Scott Winship of the American Enterprise Institute critiques a new report targeting American poverty.

Last week, the National Academies of Sciences, Engineering, and Medicine (henceforth, NAS) released a new “consensus study” on poverty. The study was commissioned by the Census Bureau to assess and “update” the “Supplemental Poverty Measure” (SPM). The SPM is an indicator of poverty growing out of a similar 1995 study by NAS recommending improvements to the official poverty measure (OPM). In the years between the studies, the Census Bureau applied substantial resources to implementing the SPM, and it has been updated annually since 2011 (when 2010 poverty estimates were published).

The report, An Updated Measure of Poverty, seeks to assess and update the SPM. Staff at NAS selected a panel of experts to produce the report and developed a “Statement of Task for the Study,” to guide them. The statement notes that:

“The intent of the panel is to assist the Census Bureau and the Bureau of Labor Statistics to ensure that the SPM is fulfilling its mandate to provide information on aggregate levels of economic need that informs public understanding of economic conditions and trends affecting people with lower incomes. After reviewing the strengths and weaknesses of the SPM in its current form, the panel will consider modifications that would increase its value to policy makers and researchers for the uses to which it is, or potentially could be, applied.”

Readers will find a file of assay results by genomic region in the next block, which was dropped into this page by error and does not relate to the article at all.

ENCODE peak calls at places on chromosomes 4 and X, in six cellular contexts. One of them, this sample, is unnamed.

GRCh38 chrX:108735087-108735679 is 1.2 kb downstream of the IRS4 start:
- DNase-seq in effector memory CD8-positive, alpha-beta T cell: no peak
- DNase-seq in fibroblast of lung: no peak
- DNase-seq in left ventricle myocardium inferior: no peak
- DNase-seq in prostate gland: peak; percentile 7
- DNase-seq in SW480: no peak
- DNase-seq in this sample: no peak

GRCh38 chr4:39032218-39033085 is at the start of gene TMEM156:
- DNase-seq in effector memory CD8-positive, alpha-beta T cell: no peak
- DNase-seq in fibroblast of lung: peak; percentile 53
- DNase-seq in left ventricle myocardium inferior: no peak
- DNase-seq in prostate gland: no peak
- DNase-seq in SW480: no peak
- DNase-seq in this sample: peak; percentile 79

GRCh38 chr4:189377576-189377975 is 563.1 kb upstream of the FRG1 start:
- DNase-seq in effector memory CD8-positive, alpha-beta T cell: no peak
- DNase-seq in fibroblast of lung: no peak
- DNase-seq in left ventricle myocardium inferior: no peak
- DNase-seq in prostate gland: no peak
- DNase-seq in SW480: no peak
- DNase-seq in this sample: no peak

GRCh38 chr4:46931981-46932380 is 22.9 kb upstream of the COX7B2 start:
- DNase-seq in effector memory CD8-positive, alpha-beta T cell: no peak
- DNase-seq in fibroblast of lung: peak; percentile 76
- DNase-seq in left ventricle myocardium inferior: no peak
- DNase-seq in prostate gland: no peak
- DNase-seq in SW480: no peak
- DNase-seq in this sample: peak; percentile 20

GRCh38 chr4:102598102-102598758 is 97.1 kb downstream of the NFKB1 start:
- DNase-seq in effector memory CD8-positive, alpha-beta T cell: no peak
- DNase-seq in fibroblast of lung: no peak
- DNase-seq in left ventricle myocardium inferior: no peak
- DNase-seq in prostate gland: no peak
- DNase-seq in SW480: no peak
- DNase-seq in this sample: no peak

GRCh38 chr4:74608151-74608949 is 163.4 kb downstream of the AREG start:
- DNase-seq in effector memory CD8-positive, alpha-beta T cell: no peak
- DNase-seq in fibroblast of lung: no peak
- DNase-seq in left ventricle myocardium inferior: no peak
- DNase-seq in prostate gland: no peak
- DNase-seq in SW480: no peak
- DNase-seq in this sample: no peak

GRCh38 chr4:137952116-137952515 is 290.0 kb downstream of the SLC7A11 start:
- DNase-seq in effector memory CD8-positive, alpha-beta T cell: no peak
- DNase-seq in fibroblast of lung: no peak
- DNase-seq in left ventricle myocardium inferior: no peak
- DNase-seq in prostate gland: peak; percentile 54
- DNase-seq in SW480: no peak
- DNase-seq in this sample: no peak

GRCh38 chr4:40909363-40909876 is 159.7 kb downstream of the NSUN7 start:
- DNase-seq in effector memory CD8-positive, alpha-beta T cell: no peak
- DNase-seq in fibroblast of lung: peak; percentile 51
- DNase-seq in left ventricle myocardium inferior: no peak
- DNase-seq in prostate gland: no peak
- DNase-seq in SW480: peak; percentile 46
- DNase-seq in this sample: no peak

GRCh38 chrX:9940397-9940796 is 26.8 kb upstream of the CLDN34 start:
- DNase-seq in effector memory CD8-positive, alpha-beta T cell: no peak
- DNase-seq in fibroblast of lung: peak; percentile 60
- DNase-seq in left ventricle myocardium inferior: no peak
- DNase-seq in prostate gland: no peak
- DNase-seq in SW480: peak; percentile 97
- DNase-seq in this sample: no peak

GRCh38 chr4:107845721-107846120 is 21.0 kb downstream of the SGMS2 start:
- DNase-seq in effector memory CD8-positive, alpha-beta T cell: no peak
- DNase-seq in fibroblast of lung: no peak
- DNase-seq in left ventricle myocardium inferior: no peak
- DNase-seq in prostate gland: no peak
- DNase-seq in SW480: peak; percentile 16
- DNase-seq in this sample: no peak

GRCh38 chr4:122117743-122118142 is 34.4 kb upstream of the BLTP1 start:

It is important to examine the past decision to develop the SPM and to assess how well it is has informed efforts to help low-income populations. Unfortunately, the panel has failed to provide that necessary information. Instead, it has attempted to entrench a specific type of poverty measure further into the bureaucracy of federal statistics without regard to the fundamental question of what best informs public understanding of the needs of poor Americans. The evidence suggests that key features of the SPM make it less accurate at identifying the poor than even the deficient OPM. The panel’s recommendation for the revised SPM essentially to replace the OPM is not only clearly outside the panel’s mandate. It reflects value judgements outside the realm of science—judgements lacking consensus among poverty measurement experts.